Peter said that, "God should forbid it!" And Peter implied that if he or any of the rest of the disciples could, they would prevent Jesus from suffering and dying on the cross.

Now I think Peter's reaction was pretty normal. I mean, who in their right mind would agree that their friend and mentor should intentionally walk into a situation that would lead to certain suffering and death?

I wouldn't. I'd try to talk some sense into anyone who wanted to suffer and die. I'd probably take steps to intervene if I though it might help. And I suspect most of you would feel like this too, and that most of you would react the same way.

But at that point in time, the problem with Peter, and the disciples, was that they just didn't understand God's plan of salvation that Jesus was supposed to fulfill.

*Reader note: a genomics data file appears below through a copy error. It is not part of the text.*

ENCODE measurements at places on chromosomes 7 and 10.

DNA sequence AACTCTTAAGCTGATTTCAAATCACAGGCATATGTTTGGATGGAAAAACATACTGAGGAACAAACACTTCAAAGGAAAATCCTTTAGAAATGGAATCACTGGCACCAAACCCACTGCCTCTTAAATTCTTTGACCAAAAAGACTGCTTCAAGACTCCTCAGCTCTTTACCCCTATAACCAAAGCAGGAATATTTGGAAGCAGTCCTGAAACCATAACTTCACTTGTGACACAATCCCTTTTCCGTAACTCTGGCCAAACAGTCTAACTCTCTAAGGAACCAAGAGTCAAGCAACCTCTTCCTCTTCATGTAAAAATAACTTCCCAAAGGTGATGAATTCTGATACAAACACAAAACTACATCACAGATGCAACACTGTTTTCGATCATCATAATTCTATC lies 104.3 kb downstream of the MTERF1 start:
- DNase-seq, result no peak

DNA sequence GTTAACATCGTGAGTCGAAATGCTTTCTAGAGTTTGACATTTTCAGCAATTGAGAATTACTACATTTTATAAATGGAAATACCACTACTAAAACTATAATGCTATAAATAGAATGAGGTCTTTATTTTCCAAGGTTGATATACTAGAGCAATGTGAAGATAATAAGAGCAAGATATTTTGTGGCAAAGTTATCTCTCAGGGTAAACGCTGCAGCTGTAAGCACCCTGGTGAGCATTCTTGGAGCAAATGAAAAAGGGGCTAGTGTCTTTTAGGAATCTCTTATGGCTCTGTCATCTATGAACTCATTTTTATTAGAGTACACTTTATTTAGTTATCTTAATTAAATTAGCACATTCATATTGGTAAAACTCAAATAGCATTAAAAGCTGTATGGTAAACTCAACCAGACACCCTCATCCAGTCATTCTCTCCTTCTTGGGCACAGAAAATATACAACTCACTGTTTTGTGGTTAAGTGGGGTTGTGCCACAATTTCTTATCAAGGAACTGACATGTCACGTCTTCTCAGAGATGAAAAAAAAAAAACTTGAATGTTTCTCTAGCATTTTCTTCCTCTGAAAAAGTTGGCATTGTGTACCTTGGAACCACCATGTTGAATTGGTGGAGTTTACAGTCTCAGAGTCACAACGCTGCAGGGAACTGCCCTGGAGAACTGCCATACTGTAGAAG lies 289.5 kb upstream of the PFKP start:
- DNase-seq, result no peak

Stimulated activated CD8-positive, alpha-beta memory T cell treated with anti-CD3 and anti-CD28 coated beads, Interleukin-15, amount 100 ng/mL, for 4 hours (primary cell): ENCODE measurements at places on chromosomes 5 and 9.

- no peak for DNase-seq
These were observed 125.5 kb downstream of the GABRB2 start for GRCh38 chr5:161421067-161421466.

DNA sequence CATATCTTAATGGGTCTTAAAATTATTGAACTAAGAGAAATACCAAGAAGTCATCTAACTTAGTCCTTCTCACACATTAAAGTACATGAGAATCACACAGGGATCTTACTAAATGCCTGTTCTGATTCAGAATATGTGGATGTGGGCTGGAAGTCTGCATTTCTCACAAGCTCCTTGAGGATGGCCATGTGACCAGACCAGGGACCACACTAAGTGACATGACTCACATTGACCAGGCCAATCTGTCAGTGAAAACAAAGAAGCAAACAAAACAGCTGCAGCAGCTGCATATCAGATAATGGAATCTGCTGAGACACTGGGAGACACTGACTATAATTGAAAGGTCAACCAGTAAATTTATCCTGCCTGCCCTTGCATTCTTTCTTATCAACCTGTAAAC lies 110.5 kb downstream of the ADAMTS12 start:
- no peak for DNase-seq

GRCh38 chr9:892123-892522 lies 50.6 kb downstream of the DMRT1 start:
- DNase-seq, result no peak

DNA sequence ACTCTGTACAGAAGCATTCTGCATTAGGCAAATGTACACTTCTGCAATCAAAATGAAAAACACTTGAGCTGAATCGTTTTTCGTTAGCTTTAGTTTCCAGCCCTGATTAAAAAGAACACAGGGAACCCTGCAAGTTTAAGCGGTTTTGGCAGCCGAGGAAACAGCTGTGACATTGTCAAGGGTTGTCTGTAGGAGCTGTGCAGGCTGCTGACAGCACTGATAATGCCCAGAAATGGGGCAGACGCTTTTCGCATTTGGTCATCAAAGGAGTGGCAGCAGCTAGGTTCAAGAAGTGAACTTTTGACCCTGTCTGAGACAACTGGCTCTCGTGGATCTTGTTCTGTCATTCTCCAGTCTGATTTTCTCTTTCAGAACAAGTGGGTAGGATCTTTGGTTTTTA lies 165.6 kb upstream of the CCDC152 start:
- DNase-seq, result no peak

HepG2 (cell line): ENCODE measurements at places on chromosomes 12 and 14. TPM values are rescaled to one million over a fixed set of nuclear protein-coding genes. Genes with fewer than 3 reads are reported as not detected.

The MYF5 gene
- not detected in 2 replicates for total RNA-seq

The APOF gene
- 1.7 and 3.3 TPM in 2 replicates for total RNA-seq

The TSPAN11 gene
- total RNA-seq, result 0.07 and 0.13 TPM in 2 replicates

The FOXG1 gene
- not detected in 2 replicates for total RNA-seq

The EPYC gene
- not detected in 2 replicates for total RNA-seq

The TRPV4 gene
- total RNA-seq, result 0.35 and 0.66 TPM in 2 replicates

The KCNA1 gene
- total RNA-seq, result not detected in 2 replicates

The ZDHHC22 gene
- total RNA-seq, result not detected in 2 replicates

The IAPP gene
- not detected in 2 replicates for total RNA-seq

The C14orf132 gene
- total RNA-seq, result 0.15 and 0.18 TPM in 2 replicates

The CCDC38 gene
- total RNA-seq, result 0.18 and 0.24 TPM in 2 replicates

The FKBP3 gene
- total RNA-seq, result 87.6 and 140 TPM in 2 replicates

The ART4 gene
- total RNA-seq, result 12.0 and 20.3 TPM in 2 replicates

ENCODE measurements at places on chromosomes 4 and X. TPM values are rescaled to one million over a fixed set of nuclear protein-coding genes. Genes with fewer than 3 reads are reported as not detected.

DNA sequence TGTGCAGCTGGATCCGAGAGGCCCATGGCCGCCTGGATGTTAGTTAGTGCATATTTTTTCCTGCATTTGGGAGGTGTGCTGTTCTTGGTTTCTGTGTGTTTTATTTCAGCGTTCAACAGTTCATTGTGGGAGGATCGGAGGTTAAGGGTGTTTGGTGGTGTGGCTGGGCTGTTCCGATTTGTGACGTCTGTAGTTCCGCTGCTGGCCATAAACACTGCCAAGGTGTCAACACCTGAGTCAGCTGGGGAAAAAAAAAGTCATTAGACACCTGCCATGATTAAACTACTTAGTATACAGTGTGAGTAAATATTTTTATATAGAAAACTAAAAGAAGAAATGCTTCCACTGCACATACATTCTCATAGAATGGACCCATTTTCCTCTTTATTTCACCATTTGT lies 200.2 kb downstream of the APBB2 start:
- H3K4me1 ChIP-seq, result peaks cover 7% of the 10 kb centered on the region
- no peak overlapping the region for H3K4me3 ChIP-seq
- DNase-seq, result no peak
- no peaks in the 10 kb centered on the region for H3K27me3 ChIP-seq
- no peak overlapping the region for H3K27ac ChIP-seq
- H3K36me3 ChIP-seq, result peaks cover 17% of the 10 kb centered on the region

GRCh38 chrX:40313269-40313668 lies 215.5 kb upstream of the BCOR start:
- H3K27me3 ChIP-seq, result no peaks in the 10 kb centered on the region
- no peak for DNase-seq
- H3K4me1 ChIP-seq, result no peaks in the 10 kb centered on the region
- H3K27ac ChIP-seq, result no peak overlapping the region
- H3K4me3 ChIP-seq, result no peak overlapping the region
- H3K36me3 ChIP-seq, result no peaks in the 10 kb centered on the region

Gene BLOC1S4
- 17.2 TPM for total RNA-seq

And on top of that, Jesus saw that Peter's rebuke was actually a "temptation" of Satan that threatened to undermine Jesus' own faith and trust in his heavenly Father.

So Jesus turned to Peter, and all the rest of the disciples, and rebuked them saying, "Get behind me, Satan, for you do not have in mind the things of God, but the things of people!"

And then Jesus went on to explain to the disciples, and the rest of the crowd, exactly what the "Cost of Discipleship" really is.

Jesus said that, "If anyone would come after me, they must deny themselves, and take up their cross to follow me."

When Jesus said this, he was telling his followers that the implication of their repentance and belief is that they must be willing to bear the cross and suffer for his sake, just as he was going to suffer and die for our sake.

Now, these are hard words.